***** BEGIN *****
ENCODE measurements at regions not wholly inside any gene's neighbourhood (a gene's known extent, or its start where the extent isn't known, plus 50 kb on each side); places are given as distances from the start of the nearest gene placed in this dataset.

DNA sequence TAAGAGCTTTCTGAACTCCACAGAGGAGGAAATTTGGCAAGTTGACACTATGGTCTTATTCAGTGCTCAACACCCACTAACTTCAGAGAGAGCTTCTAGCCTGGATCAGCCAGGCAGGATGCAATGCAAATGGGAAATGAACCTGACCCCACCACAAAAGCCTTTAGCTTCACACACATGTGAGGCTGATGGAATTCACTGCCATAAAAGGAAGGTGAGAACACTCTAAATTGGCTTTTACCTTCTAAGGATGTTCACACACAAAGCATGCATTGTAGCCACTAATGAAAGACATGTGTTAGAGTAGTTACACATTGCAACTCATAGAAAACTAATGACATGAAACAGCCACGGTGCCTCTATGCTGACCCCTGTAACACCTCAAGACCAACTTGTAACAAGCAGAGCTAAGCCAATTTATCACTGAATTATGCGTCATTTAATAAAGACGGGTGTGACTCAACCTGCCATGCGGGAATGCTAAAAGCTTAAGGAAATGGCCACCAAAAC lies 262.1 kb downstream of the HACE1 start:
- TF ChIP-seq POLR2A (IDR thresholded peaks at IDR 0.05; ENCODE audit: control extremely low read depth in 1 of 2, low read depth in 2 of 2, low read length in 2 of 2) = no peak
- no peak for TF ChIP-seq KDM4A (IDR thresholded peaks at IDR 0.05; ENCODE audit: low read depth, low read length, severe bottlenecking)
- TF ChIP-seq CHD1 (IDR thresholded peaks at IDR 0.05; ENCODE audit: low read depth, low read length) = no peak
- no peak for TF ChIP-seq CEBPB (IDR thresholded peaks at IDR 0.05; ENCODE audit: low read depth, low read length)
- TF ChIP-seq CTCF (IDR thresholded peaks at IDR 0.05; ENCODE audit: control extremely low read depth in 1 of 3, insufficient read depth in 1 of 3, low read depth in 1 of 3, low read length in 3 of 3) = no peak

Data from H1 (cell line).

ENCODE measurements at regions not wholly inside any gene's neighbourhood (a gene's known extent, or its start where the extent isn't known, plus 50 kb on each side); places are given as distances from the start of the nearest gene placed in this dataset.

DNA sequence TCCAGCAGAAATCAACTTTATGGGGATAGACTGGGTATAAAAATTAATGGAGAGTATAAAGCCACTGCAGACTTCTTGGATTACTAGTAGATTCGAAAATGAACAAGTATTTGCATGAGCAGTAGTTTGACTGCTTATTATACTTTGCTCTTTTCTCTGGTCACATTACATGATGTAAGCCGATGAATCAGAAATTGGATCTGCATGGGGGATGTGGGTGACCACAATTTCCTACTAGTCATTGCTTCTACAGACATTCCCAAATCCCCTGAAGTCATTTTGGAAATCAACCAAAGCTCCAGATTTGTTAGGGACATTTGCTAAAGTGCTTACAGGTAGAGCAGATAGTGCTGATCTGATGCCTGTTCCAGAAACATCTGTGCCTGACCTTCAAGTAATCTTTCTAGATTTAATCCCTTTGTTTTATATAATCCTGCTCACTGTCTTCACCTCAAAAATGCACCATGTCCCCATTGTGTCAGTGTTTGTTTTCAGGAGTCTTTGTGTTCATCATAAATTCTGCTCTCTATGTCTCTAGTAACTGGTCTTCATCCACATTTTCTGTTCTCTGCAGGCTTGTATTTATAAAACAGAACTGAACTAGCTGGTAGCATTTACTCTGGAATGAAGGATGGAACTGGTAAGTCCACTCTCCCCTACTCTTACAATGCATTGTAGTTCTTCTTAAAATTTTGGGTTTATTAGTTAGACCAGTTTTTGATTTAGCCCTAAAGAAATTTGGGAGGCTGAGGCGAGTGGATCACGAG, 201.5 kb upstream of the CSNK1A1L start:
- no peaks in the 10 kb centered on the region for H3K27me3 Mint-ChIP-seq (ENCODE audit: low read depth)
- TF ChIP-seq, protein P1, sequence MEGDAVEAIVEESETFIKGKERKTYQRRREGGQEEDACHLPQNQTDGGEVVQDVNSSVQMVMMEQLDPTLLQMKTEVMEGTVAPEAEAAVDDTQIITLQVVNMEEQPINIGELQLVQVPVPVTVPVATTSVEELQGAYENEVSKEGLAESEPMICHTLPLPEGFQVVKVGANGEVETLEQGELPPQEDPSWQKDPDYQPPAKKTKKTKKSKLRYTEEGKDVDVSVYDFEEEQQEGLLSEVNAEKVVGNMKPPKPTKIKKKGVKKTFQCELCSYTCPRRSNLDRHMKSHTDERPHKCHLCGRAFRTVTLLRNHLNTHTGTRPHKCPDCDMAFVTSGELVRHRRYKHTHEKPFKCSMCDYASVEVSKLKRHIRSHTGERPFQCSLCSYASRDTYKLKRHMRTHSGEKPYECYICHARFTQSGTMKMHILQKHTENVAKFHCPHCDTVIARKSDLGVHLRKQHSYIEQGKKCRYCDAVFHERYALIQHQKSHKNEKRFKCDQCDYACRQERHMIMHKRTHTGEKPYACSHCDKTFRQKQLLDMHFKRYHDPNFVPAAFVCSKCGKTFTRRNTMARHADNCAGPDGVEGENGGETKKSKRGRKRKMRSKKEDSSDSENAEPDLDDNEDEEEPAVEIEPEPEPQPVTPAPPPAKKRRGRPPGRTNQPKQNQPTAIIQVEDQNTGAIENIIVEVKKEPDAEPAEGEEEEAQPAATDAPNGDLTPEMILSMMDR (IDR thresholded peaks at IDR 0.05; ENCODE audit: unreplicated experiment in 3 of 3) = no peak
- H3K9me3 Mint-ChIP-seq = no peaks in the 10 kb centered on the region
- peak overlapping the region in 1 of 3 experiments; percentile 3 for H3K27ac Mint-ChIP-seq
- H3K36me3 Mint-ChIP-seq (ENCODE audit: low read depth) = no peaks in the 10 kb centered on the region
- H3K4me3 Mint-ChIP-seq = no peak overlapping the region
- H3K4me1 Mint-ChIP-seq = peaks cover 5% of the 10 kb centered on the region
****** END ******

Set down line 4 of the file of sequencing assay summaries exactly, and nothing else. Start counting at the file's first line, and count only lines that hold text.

- no peak for TF ChIP-seq KDM4A (IDR thresholded peaks at IDR 0.05; ENCODE audit: low read depth, low read length, severe bottlenecking)